"The U.S. Army needs a minimum of ten new combat brigades. … We must also take a hard look at other requirements, especially in terms of submarines, modern long-range bombers, and in-flight refueling tankers."
Ten combat brigades translate to 40,000 to 50,000 soldiers. The Army has a hard time recruiting 7,000 new combat soldiers a year. Does Giuliani have any ideas on how to get more? Giuliani doesn't explain why more submarines, bombers, and tankers are necessary for the war on terror (or, as he puts it, "the Terrorists' War on Us"). * Could he be pandering to the Navy and Air Force?
Could he be pandering to the Navy and Air Force?
"The next U.S. president must also press ahead with building a national missile defense system. … Bush deserves credit for changing America's course on this issue. But progress needs to be accelerated."
Bush is spending $10 billion a year on missile defense. How much does Giuliani want to spend? Perhaps he doesn't realize that, despite enthusiastic support from the White House, vast elements of the program have been slowed down—and tests have had to be canceled—because, as the program's own managers have acknowledged, the technology simply is not ready (and, many critics charge, may never be workable).
"Constellations of satellites that can watch arms factories everywhere around the globe, day and night, above- and belowground ... must be part of America's arsenal."
Yes, and while we're at it, let's build anti-gravity machines, mind-reading robots, X-ray-vision telescopes, speed-of-light transporter-beams, time-travel kits, and intercontinental heat-seeking bullets. It's bad enough that so many foreigners believe in the omniscience of U.S. intelligence agencies; it's appalling that a presidential candidate seems to believe such sci-fi fantasies, too.
"We must also develop the capability to prevent an attack—including a clandestine attack—by those who cannot be deterred."
Note the word "prevent," not "intercept." He seems to be talking here about something other than missile defense. But what?
"Those with whom we negotiate—whether ally or adversary—must know that America has other options. The theocrats ruling Iran need to understand that we can wield the stick as well as the carrot, by undermining popular support for their regime, damaging the Iranian economy, weakening Iran's military, and, should all else fail, destroying its nuclear infrastructure."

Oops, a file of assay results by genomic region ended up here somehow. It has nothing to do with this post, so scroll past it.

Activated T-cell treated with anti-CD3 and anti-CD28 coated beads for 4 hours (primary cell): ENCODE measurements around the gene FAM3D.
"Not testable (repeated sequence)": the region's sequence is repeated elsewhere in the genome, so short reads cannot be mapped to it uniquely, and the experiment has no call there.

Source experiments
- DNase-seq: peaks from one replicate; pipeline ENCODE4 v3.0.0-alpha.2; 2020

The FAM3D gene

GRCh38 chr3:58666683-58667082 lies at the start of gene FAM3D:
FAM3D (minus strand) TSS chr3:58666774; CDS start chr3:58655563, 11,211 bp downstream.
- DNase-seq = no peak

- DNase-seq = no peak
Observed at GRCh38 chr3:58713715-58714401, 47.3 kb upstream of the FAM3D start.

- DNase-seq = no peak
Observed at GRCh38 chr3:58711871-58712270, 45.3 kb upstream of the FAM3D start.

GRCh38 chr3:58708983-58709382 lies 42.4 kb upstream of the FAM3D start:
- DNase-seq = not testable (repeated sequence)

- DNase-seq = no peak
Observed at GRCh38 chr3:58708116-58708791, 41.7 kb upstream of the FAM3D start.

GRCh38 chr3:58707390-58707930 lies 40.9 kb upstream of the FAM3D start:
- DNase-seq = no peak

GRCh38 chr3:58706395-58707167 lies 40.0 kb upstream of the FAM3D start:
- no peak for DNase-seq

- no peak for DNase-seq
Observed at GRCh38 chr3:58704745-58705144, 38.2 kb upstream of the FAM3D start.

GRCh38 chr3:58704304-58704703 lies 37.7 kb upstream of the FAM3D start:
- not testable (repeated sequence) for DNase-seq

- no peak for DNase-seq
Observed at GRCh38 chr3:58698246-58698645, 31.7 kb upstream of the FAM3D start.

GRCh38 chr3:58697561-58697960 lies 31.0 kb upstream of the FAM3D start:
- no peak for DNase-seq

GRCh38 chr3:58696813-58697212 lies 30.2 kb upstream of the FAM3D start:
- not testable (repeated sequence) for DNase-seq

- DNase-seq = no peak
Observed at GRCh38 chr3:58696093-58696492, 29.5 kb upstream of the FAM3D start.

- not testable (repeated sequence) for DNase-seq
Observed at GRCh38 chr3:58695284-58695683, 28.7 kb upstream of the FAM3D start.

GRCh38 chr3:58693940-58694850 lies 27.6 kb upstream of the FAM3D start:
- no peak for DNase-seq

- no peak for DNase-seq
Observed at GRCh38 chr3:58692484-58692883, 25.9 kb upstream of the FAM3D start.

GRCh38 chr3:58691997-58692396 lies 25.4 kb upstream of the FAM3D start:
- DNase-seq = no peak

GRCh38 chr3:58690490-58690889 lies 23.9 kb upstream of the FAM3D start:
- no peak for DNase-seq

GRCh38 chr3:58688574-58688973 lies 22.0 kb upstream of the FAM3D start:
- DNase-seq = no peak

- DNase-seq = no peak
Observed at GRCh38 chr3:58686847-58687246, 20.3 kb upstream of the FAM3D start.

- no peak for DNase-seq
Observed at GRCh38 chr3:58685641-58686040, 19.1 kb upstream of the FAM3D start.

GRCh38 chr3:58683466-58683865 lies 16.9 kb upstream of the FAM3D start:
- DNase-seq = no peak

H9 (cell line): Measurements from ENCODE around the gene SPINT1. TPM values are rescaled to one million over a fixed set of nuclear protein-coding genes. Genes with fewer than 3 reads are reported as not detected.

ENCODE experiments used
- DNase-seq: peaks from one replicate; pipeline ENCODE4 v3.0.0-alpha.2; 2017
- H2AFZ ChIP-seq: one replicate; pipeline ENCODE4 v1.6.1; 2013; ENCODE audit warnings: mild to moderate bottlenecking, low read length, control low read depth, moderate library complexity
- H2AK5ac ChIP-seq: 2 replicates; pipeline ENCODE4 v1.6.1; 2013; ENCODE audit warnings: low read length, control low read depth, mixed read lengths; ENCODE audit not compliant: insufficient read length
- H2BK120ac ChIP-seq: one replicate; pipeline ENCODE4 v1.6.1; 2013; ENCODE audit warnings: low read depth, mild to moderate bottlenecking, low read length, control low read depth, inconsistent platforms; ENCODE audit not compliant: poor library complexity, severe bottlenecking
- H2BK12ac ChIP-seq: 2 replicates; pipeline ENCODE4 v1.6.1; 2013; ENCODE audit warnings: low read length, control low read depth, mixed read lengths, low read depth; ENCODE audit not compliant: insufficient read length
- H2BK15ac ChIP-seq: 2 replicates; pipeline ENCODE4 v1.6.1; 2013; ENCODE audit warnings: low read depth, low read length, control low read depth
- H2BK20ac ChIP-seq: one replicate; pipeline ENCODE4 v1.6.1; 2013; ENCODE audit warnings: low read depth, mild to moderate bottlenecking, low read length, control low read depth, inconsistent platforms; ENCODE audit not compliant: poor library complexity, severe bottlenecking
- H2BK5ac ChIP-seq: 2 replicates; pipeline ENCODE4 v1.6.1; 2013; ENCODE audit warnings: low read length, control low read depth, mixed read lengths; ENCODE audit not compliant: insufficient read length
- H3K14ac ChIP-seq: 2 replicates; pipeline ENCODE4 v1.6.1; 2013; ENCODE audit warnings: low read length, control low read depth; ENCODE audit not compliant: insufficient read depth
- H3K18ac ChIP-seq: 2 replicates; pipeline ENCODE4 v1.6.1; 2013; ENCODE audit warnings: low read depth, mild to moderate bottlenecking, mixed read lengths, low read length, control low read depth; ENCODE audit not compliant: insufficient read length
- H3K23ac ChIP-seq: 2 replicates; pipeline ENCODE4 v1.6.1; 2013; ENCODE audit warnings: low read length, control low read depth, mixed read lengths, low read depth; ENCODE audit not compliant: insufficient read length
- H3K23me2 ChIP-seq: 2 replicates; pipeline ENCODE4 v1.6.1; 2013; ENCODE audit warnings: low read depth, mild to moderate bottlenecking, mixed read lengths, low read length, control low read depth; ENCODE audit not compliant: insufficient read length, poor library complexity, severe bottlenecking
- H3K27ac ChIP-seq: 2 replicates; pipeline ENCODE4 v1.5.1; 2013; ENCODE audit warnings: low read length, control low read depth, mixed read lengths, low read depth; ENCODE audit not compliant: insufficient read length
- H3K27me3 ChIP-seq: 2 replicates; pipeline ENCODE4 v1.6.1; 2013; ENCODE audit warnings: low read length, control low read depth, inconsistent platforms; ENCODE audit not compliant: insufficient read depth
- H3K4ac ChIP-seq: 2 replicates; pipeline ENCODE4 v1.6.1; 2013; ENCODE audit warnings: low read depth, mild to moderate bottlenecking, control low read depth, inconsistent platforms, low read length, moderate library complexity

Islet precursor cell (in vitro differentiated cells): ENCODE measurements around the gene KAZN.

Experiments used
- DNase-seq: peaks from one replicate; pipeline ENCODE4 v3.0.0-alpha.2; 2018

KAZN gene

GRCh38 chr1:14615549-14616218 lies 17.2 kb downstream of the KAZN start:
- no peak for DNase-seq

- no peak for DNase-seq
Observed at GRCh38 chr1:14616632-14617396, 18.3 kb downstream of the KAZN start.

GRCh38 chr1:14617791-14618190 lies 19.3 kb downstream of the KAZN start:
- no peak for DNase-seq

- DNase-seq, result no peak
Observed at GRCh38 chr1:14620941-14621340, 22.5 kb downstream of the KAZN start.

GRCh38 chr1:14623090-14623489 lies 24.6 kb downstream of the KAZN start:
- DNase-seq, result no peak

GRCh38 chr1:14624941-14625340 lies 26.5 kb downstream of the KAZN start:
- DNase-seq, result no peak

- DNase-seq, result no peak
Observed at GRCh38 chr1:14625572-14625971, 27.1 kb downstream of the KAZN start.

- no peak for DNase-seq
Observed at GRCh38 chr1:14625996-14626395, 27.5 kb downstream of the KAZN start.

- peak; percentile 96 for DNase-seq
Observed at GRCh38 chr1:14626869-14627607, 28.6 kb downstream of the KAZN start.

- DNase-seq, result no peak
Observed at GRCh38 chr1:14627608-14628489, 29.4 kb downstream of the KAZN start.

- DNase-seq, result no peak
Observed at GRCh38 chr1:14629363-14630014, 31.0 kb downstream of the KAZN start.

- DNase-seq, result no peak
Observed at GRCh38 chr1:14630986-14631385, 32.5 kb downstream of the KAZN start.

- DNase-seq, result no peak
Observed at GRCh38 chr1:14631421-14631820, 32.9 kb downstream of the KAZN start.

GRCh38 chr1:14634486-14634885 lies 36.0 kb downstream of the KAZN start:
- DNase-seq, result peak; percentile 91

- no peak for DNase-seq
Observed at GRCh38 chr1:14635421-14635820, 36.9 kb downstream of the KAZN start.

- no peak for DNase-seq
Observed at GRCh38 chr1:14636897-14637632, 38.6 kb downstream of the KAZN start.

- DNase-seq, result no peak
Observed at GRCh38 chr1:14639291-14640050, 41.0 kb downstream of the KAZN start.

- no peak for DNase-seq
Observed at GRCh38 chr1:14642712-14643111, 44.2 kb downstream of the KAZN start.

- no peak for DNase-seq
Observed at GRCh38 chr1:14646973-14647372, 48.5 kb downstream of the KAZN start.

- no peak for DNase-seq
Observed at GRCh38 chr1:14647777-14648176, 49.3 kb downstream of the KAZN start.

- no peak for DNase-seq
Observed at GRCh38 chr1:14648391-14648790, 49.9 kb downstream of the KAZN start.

The theocrats do understand that we can wield the stick. That may be one reason they want to build a nuclear bomb. It's unclear how we're supposed to "undermine popular support" for the regime. Perhaps Giuliani doesn't know about the "Mossadegh syndrome," whereby any U.S. effort to intervene in Iran's internal affairs tends only to alienate the Iranian people (who are otherwise quite pro-American) and to galvanize popular support for the mullahs' regime.
"The time has come to redefine the diplomats' mission down to their core purpose: presenting U.S. policy to the rest of the world. … Our ambassadors must clearly understand and clearly advocate for U.S. policies and be judged on the results. Too many people denounce our country or our policies simply because they are confident that they will not hear any serious refutation from our representatives. The American ideals of freedom and democracy deserve stronger advocacy. And the era of cost-free anti-Americanism must end."
So much for a professional diplomatic corps. Yes, ambassadors are supposed to advocate U.S. policies, but they are also supposed to inform U.S. policy-makers about what's going on in the countries where they're stationed. The main reason "too many people denounce our country or our policies" isn't because they win debaters' points, it's because they don't like our policies; an ambassador might help a president understand why. As a recent RAND Corp. study on public diplomacy put it: "Misunderstanding of American values is not the principal source of anti-Americanism." It's "some U.S. policies [that] have been, are, and will continue to be major sources of anti-Americanism." (Italics in the original report.)
It is unclear what Giuliani means by his last sentence—that "the era of cost-free anti-Americanism must end." Are we to penalize or attack other countries simply because they don't like us?
"Washington should also make clear that only if China and Russia move toward democracy, civil liberties, and an open and uncorrupted economy will they benefit from the vast possibilities available in the world today."